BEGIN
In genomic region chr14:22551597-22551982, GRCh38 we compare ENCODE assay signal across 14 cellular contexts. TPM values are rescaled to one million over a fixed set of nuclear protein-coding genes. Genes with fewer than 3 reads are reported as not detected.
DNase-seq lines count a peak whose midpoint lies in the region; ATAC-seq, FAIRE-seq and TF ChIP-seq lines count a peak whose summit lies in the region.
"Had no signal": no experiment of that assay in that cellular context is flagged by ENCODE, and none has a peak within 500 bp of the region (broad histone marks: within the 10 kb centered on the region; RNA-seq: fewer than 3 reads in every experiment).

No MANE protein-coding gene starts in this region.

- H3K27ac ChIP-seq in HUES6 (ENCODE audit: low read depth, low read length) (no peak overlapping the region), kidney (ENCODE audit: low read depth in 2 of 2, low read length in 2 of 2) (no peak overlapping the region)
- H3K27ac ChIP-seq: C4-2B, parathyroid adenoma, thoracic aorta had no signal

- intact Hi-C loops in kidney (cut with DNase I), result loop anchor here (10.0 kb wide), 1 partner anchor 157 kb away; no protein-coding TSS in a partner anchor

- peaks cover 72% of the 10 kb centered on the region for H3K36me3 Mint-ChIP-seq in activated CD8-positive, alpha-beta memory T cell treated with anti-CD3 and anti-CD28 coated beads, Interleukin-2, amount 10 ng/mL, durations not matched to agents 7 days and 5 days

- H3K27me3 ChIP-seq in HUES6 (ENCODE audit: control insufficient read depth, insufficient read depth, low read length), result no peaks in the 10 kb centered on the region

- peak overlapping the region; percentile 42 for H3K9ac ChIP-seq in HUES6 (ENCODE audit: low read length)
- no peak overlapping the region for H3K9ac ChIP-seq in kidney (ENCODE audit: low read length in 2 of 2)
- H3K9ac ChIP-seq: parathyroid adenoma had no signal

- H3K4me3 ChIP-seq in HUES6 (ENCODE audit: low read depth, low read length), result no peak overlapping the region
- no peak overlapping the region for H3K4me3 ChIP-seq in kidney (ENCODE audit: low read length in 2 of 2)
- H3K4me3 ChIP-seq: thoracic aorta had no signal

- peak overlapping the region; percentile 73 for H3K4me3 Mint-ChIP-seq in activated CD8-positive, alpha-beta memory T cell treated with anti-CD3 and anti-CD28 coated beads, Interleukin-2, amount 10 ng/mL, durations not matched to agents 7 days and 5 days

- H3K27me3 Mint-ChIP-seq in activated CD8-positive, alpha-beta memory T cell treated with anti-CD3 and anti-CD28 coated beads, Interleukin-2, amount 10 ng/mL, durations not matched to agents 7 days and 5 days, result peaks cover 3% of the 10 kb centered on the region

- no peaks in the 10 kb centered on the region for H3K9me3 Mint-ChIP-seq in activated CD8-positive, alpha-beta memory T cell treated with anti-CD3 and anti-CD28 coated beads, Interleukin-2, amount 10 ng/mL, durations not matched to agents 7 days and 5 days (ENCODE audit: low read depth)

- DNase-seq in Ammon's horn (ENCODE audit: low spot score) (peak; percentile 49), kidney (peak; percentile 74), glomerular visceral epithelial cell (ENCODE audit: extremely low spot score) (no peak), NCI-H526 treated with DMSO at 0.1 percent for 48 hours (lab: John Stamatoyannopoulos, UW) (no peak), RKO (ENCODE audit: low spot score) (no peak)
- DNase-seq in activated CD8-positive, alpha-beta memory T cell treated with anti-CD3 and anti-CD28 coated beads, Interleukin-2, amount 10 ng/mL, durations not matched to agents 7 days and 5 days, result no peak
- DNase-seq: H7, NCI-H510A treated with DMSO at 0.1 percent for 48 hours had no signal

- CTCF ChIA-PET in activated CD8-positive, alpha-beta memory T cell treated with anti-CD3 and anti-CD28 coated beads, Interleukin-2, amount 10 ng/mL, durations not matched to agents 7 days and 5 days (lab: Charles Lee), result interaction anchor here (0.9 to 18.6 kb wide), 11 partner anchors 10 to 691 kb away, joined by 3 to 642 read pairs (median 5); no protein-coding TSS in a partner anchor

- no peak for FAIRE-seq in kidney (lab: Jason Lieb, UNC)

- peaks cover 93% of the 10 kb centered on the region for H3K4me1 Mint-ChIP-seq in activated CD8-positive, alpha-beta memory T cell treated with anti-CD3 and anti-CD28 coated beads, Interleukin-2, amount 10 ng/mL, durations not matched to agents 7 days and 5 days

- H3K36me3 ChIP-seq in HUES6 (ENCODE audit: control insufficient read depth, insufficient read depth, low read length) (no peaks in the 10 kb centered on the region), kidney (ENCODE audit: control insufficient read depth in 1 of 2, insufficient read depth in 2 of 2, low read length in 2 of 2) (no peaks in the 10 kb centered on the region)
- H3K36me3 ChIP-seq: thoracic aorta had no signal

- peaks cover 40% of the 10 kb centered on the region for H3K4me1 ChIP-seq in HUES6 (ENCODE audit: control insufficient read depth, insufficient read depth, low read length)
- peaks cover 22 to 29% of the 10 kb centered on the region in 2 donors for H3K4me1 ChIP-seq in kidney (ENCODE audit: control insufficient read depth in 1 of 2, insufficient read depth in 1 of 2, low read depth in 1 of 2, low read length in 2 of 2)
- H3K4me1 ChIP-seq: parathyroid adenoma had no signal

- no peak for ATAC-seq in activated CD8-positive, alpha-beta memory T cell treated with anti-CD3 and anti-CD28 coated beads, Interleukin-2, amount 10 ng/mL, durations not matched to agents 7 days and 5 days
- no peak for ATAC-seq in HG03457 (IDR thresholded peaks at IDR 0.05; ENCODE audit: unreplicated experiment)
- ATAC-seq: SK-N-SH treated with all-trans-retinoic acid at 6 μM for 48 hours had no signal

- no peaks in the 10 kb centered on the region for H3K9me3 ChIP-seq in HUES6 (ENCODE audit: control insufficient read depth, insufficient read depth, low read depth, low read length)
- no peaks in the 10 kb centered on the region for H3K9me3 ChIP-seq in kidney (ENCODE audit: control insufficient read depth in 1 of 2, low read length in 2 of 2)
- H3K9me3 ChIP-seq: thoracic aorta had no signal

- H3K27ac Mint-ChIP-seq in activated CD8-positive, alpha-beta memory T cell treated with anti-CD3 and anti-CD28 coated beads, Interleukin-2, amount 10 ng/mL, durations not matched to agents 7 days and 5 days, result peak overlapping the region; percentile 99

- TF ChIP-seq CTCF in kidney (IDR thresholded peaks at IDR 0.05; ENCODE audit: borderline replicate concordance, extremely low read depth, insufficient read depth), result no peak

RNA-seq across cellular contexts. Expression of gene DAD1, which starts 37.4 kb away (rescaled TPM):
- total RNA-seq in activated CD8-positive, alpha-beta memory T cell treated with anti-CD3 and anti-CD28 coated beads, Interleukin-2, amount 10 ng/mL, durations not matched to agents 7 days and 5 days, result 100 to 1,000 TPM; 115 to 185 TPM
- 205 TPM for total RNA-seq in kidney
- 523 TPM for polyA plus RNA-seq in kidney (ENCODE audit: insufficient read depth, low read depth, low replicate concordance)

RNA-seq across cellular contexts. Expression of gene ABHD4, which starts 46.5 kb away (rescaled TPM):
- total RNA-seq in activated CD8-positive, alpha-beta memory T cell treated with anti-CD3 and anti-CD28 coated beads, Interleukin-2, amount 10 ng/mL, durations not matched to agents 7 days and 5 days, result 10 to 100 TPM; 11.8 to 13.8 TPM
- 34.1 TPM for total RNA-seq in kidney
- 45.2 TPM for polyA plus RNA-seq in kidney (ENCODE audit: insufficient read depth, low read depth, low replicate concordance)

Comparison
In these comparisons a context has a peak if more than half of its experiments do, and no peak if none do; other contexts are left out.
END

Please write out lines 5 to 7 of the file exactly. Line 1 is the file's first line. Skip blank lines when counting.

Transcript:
- H3K27ac ChIP-seq in HUES6 (ENCODE audit: low read depth, low read length) (no peak overlapping the region), kidney (ENCODE audit: low read depth in 2 of 2, low read length in 2 of 2) (no peak overlapping the region)
- H3K27ac ChIP-seq: C4-2B, parathyroid adenoma, thoracic aorta had no signal

- intact Hi-C loops in kidney (cut with DNase I), result loop anchor here (10.0 kb wide), 1 partner anchor 157 kb away; no protein-coding TSS in a partner anchor